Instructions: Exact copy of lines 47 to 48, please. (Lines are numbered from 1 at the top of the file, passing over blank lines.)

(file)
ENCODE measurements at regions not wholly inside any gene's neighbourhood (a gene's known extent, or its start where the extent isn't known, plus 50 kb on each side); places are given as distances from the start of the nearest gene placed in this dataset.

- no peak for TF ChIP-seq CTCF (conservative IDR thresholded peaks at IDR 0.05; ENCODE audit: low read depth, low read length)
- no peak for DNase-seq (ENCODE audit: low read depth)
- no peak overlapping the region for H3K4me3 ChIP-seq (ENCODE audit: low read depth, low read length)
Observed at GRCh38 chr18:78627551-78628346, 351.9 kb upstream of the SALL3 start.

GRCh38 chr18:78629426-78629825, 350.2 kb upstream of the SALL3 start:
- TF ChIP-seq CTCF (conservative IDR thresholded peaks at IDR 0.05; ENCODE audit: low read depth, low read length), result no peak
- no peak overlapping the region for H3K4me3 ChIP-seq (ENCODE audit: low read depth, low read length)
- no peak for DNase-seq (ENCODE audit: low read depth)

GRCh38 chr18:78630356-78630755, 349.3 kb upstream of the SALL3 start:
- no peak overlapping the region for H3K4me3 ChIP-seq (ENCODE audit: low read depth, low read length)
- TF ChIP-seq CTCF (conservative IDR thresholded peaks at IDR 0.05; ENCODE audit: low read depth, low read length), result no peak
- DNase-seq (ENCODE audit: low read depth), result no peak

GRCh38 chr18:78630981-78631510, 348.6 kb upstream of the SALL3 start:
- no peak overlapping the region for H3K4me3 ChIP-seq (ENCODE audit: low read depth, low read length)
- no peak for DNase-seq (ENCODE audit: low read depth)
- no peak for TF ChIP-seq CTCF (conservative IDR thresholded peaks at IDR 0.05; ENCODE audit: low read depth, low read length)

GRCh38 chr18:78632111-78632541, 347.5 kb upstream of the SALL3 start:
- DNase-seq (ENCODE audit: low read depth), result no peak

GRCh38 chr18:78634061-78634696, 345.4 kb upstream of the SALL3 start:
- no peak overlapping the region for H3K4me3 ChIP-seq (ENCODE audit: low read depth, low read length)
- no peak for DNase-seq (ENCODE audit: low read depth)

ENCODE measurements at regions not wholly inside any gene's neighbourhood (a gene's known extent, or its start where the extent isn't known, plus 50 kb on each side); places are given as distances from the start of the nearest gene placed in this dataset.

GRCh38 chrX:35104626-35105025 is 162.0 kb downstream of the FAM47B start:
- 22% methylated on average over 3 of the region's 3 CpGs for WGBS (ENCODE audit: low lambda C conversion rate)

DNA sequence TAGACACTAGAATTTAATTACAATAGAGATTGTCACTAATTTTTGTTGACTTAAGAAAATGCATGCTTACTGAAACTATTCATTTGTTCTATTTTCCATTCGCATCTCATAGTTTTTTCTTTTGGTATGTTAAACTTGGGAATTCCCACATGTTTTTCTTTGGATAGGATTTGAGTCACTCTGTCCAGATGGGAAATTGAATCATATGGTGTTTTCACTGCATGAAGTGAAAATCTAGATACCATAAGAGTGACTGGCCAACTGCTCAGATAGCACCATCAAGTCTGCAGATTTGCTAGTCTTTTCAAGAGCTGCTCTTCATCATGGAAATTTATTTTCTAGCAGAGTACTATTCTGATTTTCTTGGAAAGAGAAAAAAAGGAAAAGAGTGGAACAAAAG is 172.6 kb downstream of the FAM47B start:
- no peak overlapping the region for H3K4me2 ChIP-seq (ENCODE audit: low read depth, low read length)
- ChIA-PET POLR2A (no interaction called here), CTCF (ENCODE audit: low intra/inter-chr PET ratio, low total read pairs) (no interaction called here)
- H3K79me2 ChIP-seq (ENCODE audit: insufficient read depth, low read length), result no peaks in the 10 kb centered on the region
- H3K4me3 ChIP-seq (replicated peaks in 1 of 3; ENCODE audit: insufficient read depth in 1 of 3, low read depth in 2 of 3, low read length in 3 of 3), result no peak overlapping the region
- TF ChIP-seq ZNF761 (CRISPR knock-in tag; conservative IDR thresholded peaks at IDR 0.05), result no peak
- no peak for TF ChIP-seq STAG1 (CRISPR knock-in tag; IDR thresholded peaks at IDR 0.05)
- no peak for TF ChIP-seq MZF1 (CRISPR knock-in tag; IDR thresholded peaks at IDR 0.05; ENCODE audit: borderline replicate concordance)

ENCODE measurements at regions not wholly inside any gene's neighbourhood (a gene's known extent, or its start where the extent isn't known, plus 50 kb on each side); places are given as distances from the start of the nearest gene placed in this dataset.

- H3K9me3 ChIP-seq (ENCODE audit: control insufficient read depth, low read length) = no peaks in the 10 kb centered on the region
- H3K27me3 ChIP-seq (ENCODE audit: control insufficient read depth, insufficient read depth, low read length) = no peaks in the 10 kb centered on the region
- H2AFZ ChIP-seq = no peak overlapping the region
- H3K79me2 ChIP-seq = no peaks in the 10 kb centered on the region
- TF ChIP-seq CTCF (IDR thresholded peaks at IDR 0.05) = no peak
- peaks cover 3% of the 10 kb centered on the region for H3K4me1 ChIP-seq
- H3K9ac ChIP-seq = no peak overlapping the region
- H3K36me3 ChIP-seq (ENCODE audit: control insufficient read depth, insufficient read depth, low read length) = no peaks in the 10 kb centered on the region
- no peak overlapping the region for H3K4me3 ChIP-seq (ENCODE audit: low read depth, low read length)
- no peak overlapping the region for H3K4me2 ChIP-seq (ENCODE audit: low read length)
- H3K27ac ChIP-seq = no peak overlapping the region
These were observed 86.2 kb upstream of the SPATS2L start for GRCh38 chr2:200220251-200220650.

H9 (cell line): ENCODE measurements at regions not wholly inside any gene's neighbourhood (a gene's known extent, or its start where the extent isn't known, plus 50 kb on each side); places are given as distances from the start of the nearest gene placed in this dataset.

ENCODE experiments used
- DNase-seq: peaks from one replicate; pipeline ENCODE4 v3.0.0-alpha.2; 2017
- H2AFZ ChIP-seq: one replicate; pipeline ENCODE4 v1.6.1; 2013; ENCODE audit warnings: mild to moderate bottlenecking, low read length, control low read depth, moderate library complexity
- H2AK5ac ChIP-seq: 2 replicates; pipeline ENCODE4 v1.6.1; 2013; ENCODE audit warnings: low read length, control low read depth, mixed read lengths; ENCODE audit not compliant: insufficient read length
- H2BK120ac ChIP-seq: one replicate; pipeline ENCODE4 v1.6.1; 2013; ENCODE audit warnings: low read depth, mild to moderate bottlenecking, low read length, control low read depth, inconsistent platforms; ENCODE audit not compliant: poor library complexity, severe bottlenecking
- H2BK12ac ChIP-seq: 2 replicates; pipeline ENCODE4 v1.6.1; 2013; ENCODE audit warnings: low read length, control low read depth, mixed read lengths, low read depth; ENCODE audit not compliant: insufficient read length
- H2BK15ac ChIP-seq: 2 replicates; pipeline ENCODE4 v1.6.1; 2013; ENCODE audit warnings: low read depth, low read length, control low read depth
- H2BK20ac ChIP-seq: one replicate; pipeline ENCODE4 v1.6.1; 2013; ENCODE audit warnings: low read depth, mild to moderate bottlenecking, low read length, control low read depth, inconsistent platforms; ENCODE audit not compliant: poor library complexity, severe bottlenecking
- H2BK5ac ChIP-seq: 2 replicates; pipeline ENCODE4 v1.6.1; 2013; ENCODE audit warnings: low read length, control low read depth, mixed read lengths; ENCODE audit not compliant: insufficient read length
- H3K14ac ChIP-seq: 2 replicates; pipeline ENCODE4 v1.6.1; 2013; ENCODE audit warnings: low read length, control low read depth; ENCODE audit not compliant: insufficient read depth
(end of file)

H9 (cell line): ENCODE measurements at regions not wholly inside any gene's neighbourhood (a gene's known extent, or its start where the extent isn't known, plus 50 kb on each side); places are given as distances from the start of the nearest gene placed in this dataset.

ENCODE experiments used